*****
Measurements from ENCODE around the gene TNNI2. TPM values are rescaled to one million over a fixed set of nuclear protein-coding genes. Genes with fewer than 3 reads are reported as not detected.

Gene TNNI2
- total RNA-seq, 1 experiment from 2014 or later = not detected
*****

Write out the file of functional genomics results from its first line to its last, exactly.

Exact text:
Measurements from ENCODE around the gene TNNI2. TPM values are rescaled to one million over a fixed set of nuclear protein-coding genes. Genes with fewer than 3 reads are reported as not detected.

Gene TNNI2
- total RNA-seq, 1 experiment from 2014 or later = not detected